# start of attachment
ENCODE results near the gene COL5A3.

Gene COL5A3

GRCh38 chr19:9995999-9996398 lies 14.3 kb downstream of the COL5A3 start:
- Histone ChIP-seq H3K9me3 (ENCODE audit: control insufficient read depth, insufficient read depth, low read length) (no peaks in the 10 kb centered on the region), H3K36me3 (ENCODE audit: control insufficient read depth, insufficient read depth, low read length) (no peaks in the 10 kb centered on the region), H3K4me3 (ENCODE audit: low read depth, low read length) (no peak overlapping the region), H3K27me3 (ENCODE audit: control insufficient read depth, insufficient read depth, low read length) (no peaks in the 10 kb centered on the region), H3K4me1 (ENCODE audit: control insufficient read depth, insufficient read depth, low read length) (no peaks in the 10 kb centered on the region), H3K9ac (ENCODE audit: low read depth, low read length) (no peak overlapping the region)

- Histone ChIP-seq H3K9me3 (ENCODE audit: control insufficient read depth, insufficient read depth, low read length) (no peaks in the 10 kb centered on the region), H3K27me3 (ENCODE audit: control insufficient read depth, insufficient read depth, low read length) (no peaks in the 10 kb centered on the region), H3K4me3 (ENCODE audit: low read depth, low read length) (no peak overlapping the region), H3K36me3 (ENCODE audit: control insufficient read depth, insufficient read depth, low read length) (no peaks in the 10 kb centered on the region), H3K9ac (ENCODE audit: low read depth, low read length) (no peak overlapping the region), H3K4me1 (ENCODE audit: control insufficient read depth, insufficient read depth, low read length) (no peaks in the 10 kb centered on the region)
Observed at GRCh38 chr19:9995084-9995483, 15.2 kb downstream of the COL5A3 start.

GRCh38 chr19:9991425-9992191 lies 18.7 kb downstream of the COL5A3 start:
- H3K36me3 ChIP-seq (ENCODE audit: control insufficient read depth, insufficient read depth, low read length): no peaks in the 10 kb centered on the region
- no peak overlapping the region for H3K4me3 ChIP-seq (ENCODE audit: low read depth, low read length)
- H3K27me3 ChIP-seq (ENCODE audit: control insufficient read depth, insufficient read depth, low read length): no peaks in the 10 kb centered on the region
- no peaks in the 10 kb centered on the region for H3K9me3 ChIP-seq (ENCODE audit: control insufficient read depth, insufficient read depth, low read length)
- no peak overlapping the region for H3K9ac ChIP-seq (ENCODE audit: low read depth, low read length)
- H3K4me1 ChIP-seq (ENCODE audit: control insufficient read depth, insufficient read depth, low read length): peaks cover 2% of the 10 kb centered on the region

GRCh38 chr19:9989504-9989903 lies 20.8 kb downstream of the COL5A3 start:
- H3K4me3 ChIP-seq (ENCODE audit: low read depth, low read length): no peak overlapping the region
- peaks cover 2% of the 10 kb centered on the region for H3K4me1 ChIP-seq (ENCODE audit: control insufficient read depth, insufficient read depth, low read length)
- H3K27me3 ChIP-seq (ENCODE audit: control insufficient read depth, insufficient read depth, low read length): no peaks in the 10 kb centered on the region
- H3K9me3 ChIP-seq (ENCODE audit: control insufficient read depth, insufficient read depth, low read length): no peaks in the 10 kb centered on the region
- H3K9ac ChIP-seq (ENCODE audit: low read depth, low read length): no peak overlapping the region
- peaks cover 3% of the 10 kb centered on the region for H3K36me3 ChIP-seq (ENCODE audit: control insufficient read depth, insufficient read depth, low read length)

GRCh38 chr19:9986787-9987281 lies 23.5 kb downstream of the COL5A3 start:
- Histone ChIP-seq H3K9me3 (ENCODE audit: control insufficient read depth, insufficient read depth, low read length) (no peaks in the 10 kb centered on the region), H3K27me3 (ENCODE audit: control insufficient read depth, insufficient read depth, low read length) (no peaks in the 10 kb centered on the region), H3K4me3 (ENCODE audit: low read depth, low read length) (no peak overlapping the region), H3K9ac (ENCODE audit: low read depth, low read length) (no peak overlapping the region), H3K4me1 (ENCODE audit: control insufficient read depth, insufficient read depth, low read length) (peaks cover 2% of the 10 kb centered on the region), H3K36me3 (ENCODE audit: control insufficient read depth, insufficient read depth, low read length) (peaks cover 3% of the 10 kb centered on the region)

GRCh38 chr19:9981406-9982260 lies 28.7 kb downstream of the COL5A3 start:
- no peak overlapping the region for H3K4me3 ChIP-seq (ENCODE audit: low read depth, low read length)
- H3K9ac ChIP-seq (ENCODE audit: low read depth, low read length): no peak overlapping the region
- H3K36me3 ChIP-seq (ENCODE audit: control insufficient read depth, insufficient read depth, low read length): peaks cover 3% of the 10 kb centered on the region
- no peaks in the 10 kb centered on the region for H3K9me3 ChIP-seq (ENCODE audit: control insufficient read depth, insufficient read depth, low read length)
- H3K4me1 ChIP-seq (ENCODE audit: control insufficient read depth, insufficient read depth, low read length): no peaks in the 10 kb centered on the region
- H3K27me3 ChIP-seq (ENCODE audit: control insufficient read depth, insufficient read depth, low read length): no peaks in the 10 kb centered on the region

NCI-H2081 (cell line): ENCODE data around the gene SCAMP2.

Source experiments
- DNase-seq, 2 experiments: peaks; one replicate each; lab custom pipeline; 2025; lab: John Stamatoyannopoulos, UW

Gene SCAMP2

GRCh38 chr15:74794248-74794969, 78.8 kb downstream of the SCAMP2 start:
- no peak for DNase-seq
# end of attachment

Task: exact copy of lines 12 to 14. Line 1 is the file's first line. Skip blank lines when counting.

- no peak overlapping the region for H3K9ac ChIP-seq (ENCODE audit: low read depth, low read length)
- H3K4me1 ChIP-seq (ENCODE audit: control insufficient read depth, insufficient read depth, low read length): peaks cover 2% of the 10 kb centered on the region

GRCh38 chr19:9989504-9989903 lies 20.8 kb downstream of the COL5A3 start: